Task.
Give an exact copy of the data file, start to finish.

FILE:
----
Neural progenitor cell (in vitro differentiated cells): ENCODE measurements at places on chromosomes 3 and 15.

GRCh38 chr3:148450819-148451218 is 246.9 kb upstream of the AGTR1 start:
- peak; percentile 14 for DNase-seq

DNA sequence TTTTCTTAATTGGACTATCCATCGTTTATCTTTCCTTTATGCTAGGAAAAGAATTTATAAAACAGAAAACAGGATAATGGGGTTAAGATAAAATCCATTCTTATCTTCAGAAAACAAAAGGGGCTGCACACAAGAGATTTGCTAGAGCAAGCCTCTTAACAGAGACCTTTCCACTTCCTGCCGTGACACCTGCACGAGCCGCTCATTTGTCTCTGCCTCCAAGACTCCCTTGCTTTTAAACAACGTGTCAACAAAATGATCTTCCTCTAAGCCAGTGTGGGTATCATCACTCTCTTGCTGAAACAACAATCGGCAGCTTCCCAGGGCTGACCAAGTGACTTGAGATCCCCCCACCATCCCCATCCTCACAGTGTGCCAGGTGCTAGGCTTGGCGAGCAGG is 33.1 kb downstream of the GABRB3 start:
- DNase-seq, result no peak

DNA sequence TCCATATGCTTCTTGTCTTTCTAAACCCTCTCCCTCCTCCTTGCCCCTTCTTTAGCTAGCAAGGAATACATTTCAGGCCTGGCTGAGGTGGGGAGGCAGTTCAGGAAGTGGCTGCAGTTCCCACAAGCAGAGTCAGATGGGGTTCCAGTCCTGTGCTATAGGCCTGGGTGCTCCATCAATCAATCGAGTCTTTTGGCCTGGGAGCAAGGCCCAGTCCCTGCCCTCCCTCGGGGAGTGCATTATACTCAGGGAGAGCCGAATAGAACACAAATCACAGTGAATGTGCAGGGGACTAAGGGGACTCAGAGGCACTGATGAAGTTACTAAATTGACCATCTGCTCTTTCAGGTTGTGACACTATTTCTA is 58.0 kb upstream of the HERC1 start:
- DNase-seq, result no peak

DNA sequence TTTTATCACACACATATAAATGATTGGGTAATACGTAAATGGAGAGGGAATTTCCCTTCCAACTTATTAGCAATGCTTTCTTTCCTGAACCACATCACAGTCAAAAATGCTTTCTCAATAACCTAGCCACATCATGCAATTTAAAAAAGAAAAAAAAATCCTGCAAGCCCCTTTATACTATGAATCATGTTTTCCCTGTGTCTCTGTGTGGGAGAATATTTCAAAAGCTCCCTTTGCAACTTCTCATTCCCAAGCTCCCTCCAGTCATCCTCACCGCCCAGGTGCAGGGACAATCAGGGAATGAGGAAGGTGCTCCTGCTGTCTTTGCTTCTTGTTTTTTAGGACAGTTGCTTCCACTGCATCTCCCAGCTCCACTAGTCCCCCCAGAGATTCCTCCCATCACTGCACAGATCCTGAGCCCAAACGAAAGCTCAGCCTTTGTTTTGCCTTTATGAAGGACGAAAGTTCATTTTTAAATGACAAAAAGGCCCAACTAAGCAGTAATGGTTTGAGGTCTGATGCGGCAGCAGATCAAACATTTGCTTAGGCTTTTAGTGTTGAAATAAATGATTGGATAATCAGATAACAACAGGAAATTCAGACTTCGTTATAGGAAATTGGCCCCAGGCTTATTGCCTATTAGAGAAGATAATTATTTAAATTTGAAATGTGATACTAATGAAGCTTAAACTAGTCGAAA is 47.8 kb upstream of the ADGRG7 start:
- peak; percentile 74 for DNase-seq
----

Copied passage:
Neural progenitor cell (in vitro differentiated cells): ENCODE measurements at places on chromosomes 3 and 15.

GRCh38 chr3:148450819-148451218 is 246.9 kb upstream of the AGTR1 start:
- peak; percentile 14 for DNase-seq

DNA sequence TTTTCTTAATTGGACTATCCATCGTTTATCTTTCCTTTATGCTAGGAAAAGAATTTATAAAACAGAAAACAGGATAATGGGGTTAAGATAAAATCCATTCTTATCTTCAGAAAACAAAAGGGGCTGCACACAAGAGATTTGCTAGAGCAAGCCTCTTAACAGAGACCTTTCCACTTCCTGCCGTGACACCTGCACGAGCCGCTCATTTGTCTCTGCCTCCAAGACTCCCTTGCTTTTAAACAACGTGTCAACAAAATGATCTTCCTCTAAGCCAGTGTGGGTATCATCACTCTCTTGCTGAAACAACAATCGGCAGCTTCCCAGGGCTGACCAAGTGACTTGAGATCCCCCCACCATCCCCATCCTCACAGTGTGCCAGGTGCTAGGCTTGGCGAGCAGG is 33.1 kb downstream of the GABRB3 start:
- DNase-seq, result no peak

DNA sequence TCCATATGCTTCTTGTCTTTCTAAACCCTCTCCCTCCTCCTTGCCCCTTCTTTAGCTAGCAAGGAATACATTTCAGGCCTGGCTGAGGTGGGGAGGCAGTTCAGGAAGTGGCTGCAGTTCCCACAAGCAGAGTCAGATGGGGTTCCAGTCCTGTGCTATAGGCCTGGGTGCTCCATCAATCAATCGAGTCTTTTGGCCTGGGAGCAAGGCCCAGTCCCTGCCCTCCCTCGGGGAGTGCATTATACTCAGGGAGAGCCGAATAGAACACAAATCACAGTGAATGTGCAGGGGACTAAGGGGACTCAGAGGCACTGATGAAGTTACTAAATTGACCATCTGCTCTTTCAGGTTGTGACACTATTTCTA is 58.0 kb upstream of the HERC1 start:
- DNase-seq, result no peak

DNA sequence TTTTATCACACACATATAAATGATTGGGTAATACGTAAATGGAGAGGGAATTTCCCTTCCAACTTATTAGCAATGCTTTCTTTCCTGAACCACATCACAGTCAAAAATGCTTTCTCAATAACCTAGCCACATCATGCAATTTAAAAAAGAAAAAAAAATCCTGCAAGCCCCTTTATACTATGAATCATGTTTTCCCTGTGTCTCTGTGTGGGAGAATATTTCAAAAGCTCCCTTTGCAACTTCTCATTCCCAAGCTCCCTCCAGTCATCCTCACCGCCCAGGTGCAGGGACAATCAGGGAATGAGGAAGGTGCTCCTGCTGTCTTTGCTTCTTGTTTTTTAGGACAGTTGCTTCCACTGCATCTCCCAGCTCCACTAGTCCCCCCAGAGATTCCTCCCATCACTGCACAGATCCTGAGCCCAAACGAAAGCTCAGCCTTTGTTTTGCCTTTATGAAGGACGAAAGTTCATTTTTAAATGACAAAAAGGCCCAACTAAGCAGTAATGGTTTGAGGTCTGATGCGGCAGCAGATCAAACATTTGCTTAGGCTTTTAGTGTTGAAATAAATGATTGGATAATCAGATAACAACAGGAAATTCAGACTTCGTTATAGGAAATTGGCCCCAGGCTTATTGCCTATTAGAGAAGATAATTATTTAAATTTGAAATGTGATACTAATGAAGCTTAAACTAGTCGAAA is 47.8 kb upstream of the ADGRG7 start:
- peak; percentile 74 for DNase-seq